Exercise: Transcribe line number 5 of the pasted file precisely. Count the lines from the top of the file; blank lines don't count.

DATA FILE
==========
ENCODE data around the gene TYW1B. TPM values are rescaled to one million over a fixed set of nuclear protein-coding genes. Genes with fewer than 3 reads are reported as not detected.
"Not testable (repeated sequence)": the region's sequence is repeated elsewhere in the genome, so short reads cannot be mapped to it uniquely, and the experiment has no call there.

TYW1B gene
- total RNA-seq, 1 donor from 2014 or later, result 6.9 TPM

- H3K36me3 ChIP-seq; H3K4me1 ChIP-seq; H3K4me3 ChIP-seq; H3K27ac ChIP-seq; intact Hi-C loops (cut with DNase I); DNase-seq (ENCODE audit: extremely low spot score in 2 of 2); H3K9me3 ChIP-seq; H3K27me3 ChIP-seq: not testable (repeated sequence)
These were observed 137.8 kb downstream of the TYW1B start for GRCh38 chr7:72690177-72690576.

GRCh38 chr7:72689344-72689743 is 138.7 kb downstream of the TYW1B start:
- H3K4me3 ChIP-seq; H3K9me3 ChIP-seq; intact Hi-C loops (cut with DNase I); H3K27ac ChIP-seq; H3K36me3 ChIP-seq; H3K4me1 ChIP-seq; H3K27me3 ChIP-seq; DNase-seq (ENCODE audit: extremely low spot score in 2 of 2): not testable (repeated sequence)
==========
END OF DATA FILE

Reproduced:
- H3K36me3 ChIP-seq; H3K4me1 ChIP-seq; H3K4me3 ChIP-seq; H3K27ac ChIP-seq; intact Hi-C loops (cut with DNase I); DNase-seq (ENCODE audit: extremely low spot score in 2 of 2); H3K9me3 ChIP-seq; H3K27me3 ChIP-seq: not testable (repeated sequence)